ALTHOUGH it hasn’t been on public display in Kilcullen since the late 1990s, the mummified right arm of the pugilist Dan Donnelly still draws people to the town. It is the tangible legacy of an iconic man who lived a short but turbulent life and left a very strong story behind.
“I’m always surprised that the story hasn’t been made into a film,” says Sean Donnelly from York in England, who is writing a screenplay about his namesake as part of a course at that city’s St John University.
Indeed, Dan Donnelly’s story has all the ingredients for a successful movie — a youngster growing up in a tough and poverty-stricken part of Dublin, later fighting his way to fame and fortune. Losing all and winning it again, only to finally die virtually penniless.
“Next year is the 200th anniversary of his death,” Sean Donnelly noted as he perused an album of articles about the famed fighter which are in the possession of the Byrne family, who have owned the arm since 1953. That was the year of the first Donnelly’s Hollow recreation of Dan’s most famous fight in his homeland, at what is now known as Donnelly’s Hollow.
Sean Donnelly spent much of his life working in Asia and in Africa. Now retired, he has returned to education as a mature student and became fascinated with the Dan Donnelly story. “I’m doing a Masters in Fine Arts in Creative Writing, and this project is part of the course.”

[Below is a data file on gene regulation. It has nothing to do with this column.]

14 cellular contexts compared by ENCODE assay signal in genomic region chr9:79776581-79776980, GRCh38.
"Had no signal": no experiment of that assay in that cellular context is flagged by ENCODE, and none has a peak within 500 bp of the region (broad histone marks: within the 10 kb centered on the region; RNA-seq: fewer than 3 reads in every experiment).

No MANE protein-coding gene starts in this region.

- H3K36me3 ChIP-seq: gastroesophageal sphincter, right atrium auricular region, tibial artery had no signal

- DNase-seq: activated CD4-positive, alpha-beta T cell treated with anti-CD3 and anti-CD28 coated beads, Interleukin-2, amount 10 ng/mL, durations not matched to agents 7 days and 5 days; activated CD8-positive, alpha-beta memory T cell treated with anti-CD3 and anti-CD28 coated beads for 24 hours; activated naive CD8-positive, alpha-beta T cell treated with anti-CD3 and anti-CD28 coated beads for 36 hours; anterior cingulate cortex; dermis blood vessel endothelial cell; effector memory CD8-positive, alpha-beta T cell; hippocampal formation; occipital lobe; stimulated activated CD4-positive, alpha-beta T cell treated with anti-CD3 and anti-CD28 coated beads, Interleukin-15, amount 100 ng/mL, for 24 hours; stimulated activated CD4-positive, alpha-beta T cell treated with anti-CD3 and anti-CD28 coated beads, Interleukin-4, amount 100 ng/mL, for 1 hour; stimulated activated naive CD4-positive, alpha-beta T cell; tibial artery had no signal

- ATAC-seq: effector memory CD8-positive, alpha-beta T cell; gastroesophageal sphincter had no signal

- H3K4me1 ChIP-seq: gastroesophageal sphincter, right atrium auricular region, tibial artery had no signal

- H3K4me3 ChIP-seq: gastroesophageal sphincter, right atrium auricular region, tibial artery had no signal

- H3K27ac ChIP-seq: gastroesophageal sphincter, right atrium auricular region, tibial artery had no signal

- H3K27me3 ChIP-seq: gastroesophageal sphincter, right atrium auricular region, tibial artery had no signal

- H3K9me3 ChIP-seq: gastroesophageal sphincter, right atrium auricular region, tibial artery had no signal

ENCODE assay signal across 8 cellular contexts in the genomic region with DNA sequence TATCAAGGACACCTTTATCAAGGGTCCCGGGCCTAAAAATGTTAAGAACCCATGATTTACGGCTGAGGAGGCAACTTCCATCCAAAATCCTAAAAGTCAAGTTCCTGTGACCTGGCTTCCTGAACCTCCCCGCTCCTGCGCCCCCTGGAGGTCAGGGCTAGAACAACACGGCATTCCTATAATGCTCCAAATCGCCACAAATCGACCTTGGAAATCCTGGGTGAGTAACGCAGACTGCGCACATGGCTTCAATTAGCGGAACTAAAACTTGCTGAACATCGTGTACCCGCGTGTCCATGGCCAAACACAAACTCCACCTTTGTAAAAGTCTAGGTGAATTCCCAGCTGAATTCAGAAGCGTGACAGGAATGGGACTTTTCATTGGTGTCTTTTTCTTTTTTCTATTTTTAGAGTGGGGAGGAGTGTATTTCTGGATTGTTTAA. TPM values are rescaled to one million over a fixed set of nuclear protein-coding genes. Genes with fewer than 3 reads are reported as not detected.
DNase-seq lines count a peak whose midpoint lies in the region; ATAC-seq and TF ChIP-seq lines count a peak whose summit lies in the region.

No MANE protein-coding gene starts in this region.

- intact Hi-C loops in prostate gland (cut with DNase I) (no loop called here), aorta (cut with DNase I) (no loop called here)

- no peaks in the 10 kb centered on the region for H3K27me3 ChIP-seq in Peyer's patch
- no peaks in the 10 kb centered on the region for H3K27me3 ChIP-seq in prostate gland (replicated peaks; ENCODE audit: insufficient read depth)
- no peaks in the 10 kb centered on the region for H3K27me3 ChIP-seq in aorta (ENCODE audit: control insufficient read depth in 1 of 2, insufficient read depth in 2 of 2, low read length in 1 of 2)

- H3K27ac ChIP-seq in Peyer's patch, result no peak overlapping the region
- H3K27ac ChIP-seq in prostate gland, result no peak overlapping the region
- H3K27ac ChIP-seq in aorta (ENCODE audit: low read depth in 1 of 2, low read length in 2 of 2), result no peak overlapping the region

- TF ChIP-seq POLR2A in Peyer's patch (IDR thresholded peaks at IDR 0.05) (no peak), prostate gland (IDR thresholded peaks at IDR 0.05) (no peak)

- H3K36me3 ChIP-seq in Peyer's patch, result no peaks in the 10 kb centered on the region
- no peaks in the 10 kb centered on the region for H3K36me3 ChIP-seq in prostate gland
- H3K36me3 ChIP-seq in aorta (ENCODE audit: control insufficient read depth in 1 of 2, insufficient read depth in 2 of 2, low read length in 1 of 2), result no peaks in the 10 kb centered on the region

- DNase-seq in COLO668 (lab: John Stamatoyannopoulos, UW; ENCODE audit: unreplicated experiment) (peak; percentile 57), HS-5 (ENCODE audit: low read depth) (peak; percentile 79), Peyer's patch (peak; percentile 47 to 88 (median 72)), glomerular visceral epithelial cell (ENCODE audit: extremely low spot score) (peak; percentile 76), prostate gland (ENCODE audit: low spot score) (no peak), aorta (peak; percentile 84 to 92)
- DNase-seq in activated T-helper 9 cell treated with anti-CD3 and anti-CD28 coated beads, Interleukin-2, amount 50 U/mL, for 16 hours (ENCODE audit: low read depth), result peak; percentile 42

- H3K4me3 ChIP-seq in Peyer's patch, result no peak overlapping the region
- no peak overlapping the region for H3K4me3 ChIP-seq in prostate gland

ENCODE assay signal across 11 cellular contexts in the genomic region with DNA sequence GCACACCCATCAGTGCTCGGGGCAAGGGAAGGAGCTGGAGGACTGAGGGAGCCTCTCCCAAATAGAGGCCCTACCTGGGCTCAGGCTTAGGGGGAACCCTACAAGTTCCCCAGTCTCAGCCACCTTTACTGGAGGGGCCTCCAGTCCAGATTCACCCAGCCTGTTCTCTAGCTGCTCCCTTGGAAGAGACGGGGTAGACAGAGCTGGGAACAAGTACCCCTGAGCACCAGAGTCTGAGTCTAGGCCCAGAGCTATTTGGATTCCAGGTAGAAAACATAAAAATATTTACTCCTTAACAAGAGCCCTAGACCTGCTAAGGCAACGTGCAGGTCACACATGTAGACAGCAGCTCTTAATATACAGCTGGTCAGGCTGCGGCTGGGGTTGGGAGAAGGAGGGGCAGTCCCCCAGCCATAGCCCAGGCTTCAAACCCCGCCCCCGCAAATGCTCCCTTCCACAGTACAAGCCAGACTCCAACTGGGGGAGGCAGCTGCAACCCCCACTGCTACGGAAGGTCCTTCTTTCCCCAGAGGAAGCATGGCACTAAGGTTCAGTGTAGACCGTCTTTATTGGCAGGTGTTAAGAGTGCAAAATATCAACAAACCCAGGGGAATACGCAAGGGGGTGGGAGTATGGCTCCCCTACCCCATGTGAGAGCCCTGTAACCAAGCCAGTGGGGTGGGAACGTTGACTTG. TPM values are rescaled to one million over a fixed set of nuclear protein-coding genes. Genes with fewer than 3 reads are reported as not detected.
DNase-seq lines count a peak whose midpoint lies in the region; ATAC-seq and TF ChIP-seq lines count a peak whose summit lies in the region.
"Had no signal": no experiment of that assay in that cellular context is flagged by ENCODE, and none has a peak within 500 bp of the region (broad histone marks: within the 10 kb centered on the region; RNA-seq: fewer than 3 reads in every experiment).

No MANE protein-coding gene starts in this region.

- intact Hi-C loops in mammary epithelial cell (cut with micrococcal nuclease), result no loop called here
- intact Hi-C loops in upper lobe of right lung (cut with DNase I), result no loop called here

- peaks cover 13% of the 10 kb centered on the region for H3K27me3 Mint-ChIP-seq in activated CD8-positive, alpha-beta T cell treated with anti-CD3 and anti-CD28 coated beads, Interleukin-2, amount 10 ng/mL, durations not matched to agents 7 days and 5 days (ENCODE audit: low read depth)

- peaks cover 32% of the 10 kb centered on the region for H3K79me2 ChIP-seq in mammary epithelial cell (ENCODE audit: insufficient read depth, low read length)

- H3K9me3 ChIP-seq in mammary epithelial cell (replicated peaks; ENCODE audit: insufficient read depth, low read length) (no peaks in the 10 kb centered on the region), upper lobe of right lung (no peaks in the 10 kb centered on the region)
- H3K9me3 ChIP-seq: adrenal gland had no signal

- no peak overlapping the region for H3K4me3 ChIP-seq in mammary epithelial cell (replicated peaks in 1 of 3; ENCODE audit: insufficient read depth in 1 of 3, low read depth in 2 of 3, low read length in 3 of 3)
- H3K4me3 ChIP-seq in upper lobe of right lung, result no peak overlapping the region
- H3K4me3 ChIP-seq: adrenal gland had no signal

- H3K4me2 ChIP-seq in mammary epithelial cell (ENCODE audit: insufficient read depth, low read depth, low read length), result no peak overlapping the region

He is aware that many stories of the 19th century Irish fighting champion are probably part-myth, and reckons that the pugilist’s biographer, Pat Myler, has best sorted out the fact from the fiction. The author’s original book, ‘Regency Rogue’, was updated and republished some years ago as ‘Dan Donnelly, 1788-1820, Pugilist, Publican, Playboy’
Sean’s recollection of seeing the mummified right arm as a boy during the late 1950s is probably at least part of his interest. His mother’s people came from Ballyhale in Co Kilkenny, and as a child he would be sent back there as a break from growing up in an industrial city. “I especially remember the freedom we used to have in the country, which was very different from where I was brought up. I first saw the arm in The Hideout pub on one of those early trips.”
The arm was a key element of an eclectic collection of memorabilia in The Hideout, from 1953 until the pub was sold in 1996 when the late Des Byrne retired from the business. In 2006 it was the centrepiece of a ‘Fighting Irishmen’ boxers exhibition put on in New York, which subsequently travelled to Boston, the Ulster Folk Museum, Croke Park, and the University of Limerick. The exhibition is currently dismantled and the arm is ‘resting’.
“It’s fantastic to see it again,” Sean Donnelly said last week when a viewing by appointment was made possible in Kilcullen, the result of enquiries by a cousin living in Calverstown, whom he was visiting. He also heard from the Byrne family about other Dan Donnelly family connections, including descendants of siblings of the fighter who had gone to live in Co Louth and to the US. He was also given details of a family in Florida descended from Captain Kelly of Brownstown, Donnelly’s trainer.
The visit has encouraged him to work on completing his screenplay. “It’s a film that should be made, and it should be made in Ireland.” He also suggested that if any local group was interested in doing a stage adaptation for the bicentenary of the fighter’s death in 2020, he’d be interested in helping out.